Candidal Skin Infection (Yeast Infection)

A candidal skin infection is usually not serious and is usually easily treated with an antifungal cream.

Candida is a type of yeast (fungus). Small numbers of candida normally live on your skin and do no harm. Sometimes, under certain conditions, they can multiply and cause infection. The common sites for candida to cause infection are your vagina (vaginal thrush), your mouth (oral thrush) and your skin. This leaflet just deals with candidal skin infections. See separate leaflets called Vaginal Thrush (Yeast Infection) and Oral Thrush (Yeast Infection) for more details.

Usually not. Most infections occur in people who are otherwise healthy (although they are more common if you are overweight). Treatment usually works extremely well. In some people, the candidal skin infection may be the first indication of another condition such as diabetes.

The chance of a candidal skin infection developing is more likely in the following situations:

  • Areas of skin that are moist or sweaty are ideal for candida to thrive. Therefore, the common sites affected are in the folds of skin in your groin, armpits and under large breasts. (Another name for inflammation within a fold of skin or under a breast is 'intertrigo'. Candidal infection is a common cause of intertrigo.) Nappy rash is sometimes due to candida. Obese people may develop candidal infection between folds of skin. It can also affect skin between your fingers and toes and at the corners of your mouth.
  • If you have diabetes.
  • If you take a long course of antibiotics or steroid medication.
  • If you have a poor immune system. For example, if you have AIDS, or have chemotherapy, or have certain types of serious blood disorder.

In affected folds of the skin (under breasts, groin, etc) a typical red rash develops. The rash is usually sore and itchy. Small blister-like swellings may develop on the rash. Skin scale can accumulate on the rash to produce a white-yellow, curd-like substance over the affected area. If the areas between toes or fingers are involved, the affected skin may become thickened, white and soft.

An antifungal cream usually clears the infection within a week or so. Creams commonly used include:

Sometimes a mild steroid cream is added to reduce inflammation and itch whilst the antifungal cream is working. The most commonly added steroid cream is hydrocortisone. These combination creams are easier to use. A steroid cream should not be used on its own for a fungal skin infection.

Occasionally, if your rash is widespread, antifungal tablets called fluconazole are prescribed. These are usually taken once a day for two weeks.

Your doctor may recommend that you wash your skin with a moisturising cream or ointment (emollient) which is more sensitive on your skin than soap products. Certain emollients are useful as soap substitutes in this situation.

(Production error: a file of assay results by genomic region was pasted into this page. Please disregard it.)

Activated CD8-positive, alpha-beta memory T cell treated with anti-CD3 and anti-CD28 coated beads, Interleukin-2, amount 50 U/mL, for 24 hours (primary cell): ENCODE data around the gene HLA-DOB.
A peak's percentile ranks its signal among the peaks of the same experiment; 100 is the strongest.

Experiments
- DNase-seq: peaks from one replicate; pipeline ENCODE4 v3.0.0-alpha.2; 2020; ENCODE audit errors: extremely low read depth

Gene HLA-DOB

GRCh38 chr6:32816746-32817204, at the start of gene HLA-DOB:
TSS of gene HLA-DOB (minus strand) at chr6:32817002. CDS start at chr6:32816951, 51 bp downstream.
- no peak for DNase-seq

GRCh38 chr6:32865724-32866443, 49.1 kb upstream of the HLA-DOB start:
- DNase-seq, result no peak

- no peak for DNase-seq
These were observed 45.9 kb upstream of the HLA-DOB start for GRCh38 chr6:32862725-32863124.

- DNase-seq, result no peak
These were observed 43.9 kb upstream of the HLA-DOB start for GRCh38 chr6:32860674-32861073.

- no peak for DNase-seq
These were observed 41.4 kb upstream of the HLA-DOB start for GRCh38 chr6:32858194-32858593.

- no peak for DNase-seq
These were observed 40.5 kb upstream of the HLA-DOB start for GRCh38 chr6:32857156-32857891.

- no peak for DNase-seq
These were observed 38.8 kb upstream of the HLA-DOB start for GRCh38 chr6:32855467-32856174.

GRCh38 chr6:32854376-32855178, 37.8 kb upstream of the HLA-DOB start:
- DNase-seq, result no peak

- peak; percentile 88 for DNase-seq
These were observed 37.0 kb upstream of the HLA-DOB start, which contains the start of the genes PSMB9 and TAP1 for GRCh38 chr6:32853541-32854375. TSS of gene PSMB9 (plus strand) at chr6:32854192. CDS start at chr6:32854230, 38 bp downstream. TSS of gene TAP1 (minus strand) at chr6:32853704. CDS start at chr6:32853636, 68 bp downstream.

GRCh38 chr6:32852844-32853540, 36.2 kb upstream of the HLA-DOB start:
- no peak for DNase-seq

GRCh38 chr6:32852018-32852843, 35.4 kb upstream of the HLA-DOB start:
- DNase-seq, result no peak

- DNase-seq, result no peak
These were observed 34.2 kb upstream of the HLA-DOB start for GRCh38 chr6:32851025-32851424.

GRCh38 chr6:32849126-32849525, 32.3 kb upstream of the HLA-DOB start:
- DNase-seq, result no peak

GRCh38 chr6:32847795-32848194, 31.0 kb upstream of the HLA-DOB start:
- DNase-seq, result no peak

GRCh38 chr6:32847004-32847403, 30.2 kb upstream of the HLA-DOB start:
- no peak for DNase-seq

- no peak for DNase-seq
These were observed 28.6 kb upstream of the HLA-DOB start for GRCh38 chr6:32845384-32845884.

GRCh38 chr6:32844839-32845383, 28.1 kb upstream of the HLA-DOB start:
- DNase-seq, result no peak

Some people with a candidal skin infection can develop an added infection caused by another type of germ (bacterium). It is important to see your doctor if your skin infection does not improve or if it worsens, as you may need an alternative treatment for a bacterial infection. This is usually a different cream containing an antibiotic, such as fusidic acid. Occasionally antibiotic tablets or medicine may be needed.

To minimise the risk of a candidal skin infection:

  • Keep areas likely to be affected as clean and dry as possible.
  • Always dry well after washing, particularly in your groin, armpits and under large breasts. Some people use a hair dryer to dry these areas after washing to ensure they are dry before putting clothes on.
  • Wear light, loose, absorbent clothing and avoid wool and synthetic fibres. This helps to keep your skin from becoming too moist.
  • Losing weight may help if obesity is contributing to this problem.
  • Avoid anything wet being in contact with the skin for very long. So, change nappies or incontinence pads as soon as they are wet. If you have been exercising and are in wet, sweaty clothes, change into dry clothes as soon as you can.
  • If you are troubled with repeated infections at the angle of your mouth and you wear dentures:
    • Remove the dentures each night to clean them.
    • Sterilise the dentures overnight.

If the infection keeps coming back for no apparent reason, a test to check for sugar (diabetes) may be advised by a doctor.

Now read about Candidiasis

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Original Author:
Dr Tim Kenny
Current Version:
Dr Mary Harding
Peer Reviewer:
Dr Hannah Gronow
Document ID:
4451 (v41)
Last Checked:
25 January 2017
Next Review:
25 January 2020
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Disclaimer: This article is for information only and should not be used for the diagnosis or treatment of medical conditions. EMIS has used all reasonable care in compiling the information but make no warranty as to its accuracy. Consult a doctor or other health care professional for diagnosis and treatment of medical conditions. For details see our conditions.

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